All family practitioners are aware that the court has no power to make an order in financial proceedings without decree nisi being pronounced in the divorce. Where spouses represent themselves without any legal assistance, it is important that they are aware of the court’s parameters and this is highlighted by the recent case of K v K (Financial remedy final order prior to decree nisi) . The husband was unrepresented in the financial proceedings and at the time of the court making the financial order, decree nisi had not yet been pronounced.
In this case, the judge ordered a sale of the family home “forthwith” in the financial order. The husband subsequently applied for decree nisi which was granted. The wife sought to enforce the financial order on the basis that although decree nisi had not been pronounced at the time of the making of the financial order, the court could specify when the order was to take effect.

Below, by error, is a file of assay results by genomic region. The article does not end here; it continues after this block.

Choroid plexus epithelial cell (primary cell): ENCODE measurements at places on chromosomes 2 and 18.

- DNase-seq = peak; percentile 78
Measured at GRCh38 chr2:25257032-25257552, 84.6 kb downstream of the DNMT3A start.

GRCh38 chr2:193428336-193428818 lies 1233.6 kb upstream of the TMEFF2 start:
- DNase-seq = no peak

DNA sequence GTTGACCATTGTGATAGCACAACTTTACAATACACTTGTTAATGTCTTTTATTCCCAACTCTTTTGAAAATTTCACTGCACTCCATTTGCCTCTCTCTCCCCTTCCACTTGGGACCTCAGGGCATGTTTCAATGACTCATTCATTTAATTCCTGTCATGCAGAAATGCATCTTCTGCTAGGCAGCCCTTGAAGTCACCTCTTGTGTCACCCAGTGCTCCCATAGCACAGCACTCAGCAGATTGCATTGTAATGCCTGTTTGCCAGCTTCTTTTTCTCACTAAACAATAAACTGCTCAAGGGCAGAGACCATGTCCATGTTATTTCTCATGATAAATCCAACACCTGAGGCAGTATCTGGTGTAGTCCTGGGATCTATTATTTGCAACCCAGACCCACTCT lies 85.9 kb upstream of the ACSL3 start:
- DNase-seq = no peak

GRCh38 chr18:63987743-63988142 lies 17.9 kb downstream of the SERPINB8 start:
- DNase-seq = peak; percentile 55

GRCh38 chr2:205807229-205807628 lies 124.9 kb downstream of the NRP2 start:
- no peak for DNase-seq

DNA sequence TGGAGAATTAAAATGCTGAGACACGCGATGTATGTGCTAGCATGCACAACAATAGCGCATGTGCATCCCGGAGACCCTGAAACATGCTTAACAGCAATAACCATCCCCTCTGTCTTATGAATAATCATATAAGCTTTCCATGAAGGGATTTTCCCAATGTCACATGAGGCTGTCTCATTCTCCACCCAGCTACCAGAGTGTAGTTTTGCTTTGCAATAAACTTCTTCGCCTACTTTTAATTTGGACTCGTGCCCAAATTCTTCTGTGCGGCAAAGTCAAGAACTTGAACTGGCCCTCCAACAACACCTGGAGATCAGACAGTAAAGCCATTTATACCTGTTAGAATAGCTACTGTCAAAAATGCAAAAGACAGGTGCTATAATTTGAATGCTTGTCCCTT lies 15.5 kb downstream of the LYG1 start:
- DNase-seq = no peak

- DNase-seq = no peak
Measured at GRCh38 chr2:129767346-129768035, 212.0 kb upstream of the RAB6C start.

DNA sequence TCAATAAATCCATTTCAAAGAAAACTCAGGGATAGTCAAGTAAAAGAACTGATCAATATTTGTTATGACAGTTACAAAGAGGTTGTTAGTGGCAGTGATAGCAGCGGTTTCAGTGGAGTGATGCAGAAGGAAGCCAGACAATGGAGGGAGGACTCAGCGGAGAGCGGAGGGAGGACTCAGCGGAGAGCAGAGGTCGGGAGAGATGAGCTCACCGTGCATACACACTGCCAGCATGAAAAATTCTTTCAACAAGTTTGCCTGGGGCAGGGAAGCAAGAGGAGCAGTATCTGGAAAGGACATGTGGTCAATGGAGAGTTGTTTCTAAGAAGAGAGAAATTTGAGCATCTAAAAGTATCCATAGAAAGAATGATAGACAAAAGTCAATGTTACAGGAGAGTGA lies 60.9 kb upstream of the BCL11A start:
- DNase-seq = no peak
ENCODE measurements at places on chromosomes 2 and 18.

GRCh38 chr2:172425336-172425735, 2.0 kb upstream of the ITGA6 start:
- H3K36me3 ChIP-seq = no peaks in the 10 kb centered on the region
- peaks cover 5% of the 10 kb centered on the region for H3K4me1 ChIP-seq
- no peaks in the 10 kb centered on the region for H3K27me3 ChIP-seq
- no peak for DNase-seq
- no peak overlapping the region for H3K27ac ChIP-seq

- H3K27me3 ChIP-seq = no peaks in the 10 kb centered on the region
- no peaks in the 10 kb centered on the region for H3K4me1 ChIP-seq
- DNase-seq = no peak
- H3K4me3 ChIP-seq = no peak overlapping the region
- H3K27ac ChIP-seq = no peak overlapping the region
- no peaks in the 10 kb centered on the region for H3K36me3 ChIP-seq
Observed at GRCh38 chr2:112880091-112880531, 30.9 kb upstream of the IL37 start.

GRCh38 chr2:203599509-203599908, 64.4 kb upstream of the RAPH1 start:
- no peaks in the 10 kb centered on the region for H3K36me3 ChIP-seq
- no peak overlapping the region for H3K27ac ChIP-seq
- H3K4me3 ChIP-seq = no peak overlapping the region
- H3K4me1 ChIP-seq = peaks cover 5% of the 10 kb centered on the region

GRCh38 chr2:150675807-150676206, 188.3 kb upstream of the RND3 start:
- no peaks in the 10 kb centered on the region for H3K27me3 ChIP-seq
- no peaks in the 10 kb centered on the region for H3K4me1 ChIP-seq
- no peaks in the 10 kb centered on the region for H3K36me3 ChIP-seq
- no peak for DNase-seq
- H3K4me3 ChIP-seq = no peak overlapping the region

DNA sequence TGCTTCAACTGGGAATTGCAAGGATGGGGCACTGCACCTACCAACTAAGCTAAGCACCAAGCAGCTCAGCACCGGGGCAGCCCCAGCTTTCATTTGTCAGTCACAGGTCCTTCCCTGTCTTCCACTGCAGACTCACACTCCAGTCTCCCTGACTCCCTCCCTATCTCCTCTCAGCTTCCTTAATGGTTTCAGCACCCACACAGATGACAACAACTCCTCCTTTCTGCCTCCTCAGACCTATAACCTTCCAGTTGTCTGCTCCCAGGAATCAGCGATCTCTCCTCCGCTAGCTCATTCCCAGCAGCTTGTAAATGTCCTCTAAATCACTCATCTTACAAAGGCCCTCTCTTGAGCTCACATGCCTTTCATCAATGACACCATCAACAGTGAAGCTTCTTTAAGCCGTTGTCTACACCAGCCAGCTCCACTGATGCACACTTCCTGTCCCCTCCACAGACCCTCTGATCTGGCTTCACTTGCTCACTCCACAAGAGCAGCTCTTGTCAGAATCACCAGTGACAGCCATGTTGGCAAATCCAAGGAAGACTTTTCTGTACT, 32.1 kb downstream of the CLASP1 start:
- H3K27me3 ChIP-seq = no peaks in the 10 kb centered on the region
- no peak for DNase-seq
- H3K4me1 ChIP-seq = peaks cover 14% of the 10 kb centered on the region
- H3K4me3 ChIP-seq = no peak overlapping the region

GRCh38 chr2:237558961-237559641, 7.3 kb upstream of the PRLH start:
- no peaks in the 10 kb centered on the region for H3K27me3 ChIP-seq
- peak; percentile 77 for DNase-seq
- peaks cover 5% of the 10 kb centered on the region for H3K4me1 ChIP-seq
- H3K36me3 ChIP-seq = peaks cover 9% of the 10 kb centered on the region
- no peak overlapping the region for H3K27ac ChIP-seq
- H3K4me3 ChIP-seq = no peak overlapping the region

In the enforcement application the judge came to the conclusion that the original financial order was a nullity and therefore unenforceable. The conclusion stemmed from a number of reasons:-
- That the order was made with all the parties being under the impression that decree nisi had already been pronounced
- That the husband was not aware of the significance of decree nisi being granted
- That the order included various provisions which required actions by a specified time frame and both parties action in reliance of the terms
The above case highlights the importance of ensuring that where one party is unrepresented, the represented party checks that all relevant and correct steps have been taken in both divorce and financial proceedings. The failure to do so could lead to significant costs being incurred in rectifying the error or omissions.
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